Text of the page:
That Romeo and Juliet is set in Renaissance Venice should come as no surprise. The Elizabethans were both fascinated and repelled by Italy in equal measure, seeing it as a rather colorful, exotic place full of strange customs and traditions. Italy was also a devoutly Catholic country, which to the fiercely Protestant Elizabethans explained its penchant for tyranny, both spiritual and temporal. But above all, Italians were believed to be a very passionate people, and this naturally attracted Shakespeare and other Elizabethan playwrights, who exploited this perceived national character trait to create enduring works of drama.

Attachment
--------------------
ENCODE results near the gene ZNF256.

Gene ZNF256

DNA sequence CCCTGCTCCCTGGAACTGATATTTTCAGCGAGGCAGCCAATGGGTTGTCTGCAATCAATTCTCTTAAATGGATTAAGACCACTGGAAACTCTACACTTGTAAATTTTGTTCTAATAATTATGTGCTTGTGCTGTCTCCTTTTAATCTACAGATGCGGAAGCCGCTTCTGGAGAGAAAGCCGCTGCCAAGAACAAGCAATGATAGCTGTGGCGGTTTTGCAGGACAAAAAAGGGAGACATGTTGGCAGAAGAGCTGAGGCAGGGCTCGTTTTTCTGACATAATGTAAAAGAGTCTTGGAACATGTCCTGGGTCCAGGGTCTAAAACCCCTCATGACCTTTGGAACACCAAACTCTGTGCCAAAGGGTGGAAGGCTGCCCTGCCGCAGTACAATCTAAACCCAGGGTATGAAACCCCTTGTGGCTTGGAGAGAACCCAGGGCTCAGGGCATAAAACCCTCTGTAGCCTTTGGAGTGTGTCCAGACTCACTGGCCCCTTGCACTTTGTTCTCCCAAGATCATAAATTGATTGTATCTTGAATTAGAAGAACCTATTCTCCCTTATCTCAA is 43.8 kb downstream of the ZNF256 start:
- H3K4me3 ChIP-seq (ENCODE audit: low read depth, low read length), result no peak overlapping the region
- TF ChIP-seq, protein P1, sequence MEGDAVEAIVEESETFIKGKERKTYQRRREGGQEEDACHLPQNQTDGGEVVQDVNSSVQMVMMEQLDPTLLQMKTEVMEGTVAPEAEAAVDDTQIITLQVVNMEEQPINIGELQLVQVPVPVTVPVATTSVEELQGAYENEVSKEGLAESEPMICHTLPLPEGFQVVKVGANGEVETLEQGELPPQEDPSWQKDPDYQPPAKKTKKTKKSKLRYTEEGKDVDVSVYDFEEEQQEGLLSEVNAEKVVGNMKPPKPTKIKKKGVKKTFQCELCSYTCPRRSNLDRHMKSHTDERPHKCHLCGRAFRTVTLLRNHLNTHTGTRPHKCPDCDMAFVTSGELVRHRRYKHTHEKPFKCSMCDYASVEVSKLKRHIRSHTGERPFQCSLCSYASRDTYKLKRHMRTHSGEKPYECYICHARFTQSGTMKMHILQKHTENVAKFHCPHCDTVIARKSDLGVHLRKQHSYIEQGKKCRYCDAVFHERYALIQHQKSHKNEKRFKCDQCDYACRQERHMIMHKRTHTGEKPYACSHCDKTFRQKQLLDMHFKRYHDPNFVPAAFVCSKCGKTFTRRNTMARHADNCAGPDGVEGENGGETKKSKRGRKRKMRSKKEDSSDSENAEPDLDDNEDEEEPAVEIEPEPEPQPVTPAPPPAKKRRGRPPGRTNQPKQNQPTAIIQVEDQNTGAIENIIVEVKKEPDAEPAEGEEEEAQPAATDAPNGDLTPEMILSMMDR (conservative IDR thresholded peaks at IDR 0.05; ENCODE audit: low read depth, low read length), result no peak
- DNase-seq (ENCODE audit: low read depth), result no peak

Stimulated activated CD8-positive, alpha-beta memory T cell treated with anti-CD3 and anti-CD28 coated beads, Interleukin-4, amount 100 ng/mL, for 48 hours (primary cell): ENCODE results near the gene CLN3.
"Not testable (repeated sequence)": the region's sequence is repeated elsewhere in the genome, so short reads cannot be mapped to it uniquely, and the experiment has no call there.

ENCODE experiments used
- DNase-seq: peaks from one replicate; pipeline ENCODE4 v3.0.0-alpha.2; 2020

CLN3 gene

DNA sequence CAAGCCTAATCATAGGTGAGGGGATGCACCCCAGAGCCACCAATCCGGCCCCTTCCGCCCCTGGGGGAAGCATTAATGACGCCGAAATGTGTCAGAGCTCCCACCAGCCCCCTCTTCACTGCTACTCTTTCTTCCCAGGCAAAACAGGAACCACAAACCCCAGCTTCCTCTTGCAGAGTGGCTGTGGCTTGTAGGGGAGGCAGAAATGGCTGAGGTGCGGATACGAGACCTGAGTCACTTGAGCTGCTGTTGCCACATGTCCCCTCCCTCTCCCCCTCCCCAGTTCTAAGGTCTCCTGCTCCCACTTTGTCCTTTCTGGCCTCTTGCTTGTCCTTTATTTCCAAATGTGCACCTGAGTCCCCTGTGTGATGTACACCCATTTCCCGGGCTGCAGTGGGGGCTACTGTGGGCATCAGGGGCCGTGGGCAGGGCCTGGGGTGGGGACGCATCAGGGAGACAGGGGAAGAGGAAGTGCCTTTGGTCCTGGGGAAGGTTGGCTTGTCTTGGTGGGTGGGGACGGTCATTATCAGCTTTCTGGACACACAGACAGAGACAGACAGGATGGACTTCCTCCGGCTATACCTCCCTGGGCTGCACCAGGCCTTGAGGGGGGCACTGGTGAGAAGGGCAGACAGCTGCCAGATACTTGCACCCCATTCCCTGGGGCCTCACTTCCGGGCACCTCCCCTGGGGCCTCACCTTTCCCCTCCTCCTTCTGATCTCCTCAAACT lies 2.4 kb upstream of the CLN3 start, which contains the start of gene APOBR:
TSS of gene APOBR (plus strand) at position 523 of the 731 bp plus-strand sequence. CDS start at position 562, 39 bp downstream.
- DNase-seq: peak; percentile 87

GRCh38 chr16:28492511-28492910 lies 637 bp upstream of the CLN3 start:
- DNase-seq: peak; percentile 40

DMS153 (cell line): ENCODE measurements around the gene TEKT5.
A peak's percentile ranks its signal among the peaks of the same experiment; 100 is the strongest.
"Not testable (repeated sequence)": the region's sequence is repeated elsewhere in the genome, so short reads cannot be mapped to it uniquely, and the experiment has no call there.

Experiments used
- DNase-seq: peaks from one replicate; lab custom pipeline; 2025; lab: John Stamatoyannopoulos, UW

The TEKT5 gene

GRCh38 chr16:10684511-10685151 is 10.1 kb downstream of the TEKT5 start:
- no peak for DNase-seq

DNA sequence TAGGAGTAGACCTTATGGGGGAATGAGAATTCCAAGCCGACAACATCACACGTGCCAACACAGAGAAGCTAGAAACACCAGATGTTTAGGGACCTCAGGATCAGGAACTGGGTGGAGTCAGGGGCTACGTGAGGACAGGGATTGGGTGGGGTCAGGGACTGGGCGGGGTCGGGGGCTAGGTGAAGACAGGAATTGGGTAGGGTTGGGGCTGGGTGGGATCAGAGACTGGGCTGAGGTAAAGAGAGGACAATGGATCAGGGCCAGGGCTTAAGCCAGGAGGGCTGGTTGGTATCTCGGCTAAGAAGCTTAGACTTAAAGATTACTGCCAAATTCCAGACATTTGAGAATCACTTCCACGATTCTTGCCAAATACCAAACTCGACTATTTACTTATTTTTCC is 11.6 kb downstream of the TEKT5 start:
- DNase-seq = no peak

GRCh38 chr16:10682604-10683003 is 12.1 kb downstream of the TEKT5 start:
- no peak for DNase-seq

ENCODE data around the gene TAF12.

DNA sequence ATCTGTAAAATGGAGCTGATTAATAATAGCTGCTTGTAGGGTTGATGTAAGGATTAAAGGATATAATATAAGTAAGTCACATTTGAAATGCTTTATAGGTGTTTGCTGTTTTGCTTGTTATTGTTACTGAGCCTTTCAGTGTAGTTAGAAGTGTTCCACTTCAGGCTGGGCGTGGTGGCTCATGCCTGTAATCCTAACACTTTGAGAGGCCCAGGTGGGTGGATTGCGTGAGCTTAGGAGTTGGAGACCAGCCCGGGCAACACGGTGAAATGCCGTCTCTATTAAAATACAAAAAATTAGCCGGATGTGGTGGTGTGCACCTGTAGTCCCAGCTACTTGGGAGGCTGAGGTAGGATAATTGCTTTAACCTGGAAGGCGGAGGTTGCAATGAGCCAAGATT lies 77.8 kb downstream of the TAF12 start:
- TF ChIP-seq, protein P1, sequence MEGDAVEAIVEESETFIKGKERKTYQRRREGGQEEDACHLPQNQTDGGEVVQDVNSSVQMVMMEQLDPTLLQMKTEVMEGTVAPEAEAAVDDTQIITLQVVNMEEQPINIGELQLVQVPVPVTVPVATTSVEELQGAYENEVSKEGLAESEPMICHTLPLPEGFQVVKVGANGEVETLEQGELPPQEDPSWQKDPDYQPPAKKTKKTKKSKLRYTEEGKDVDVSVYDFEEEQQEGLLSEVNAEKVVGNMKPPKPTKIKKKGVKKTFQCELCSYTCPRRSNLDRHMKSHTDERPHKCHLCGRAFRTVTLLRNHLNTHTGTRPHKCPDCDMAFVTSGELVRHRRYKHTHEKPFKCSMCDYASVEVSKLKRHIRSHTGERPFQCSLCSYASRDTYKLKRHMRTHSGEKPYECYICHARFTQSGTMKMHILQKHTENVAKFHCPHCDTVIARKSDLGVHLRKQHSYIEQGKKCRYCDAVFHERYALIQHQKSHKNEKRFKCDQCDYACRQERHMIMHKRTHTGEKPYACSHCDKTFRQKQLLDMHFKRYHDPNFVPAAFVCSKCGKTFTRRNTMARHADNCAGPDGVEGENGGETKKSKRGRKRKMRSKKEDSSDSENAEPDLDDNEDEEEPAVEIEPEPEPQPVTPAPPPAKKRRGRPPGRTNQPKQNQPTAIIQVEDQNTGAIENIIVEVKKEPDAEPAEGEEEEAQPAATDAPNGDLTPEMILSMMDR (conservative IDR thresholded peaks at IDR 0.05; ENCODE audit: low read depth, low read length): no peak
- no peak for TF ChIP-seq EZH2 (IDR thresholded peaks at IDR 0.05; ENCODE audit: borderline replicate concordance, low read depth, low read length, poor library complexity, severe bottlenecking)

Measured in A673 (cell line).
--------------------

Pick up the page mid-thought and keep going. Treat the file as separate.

The love that Romeo and Juliet share is not just intense, it's also deeply subversive of the existing social order. The star-cross'd lovers are knowingly defying their parents, who, as is customary, reserve the right to decide their children's future marriage partners. Such an attack on established custom cannot take place on English soil, as this would be much too close to home. Throughout his works, Shakespeare showed himself alive to the dangers of undermining traditional authority in his native country. So what better place to set such a tale of all-consuming, socially-subversive love and desire than a land where the Elizabethans expected this sort of thing to happen.